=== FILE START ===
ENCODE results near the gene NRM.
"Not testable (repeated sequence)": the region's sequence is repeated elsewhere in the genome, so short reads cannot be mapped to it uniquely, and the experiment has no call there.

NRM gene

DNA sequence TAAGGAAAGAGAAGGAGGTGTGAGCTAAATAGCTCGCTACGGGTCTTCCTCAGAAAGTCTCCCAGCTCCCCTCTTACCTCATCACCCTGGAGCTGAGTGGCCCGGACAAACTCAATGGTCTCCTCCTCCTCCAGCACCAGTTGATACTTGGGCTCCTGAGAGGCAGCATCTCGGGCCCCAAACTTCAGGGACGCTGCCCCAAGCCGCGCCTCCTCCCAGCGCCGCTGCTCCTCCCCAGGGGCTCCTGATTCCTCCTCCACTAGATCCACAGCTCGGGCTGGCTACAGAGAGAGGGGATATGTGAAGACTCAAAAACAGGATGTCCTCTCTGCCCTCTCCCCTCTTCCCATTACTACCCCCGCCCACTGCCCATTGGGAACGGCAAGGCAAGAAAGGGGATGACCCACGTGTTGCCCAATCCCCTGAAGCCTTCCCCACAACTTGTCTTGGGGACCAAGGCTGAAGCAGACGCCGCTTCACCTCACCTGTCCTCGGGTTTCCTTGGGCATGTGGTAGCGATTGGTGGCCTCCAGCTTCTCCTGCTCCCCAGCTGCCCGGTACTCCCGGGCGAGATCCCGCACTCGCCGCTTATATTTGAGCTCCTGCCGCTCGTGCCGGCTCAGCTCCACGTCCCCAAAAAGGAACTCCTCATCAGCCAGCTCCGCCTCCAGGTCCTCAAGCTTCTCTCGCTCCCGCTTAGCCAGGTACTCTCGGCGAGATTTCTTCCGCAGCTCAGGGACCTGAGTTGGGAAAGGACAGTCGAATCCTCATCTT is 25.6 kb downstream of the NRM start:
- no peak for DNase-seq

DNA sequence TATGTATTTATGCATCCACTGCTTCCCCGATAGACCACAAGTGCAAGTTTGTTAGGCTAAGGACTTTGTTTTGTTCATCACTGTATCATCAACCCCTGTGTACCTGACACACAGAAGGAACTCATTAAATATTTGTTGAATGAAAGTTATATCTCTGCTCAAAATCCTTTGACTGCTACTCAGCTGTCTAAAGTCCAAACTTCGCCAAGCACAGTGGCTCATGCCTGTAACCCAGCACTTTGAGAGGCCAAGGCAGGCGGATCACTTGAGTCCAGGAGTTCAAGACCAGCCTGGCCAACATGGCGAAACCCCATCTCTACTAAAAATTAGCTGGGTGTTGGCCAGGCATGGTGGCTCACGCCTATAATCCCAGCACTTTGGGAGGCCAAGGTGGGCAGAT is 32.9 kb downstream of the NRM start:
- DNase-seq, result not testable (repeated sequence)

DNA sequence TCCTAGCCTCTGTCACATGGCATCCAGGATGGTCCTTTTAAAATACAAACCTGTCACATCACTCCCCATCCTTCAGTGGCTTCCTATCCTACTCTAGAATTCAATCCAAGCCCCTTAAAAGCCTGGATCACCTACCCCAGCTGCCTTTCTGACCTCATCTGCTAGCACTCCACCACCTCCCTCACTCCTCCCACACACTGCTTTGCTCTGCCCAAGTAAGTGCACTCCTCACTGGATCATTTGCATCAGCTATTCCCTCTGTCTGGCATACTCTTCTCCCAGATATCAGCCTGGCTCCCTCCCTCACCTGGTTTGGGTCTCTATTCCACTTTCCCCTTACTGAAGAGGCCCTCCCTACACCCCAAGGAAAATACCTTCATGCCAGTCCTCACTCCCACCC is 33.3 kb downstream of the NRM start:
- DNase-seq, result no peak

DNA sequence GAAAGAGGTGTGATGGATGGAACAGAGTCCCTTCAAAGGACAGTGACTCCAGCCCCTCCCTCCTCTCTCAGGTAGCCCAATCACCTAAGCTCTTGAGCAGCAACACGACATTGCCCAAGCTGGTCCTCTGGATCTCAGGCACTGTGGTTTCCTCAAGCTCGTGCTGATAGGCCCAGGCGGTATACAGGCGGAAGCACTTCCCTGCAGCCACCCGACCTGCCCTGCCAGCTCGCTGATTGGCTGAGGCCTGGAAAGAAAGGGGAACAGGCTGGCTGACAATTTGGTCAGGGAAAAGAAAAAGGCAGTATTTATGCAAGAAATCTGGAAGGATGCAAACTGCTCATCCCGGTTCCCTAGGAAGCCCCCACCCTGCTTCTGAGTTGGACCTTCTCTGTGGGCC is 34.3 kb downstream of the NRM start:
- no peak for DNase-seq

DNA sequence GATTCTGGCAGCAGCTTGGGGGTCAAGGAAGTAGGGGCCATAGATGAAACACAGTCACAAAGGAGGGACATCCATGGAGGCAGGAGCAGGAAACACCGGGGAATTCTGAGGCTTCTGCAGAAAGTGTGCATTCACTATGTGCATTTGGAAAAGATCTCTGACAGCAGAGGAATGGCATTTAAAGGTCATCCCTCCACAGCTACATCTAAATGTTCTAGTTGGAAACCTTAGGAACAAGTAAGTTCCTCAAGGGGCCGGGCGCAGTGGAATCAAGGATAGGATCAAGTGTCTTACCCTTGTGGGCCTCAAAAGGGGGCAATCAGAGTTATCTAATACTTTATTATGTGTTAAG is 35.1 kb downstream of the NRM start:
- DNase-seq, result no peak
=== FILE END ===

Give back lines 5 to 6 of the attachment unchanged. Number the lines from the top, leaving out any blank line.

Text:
- no peak for DNase-seq

DNA sequence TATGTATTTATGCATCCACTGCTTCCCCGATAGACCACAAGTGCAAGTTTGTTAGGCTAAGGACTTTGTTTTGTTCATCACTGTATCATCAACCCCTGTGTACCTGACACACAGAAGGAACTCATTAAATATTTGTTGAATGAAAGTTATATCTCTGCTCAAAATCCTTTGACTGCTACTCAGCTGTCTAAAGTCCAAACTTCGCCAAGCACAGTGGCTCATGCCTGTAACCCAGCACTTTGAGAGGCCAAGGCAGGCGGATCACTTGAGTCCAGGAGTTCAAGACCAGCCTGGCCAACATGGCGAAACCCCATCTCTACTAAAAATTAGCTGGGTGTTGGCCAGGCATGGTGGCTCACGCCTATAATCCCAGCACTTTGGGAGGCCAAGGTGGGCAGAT is 32.9 kb downstream of the NRM start: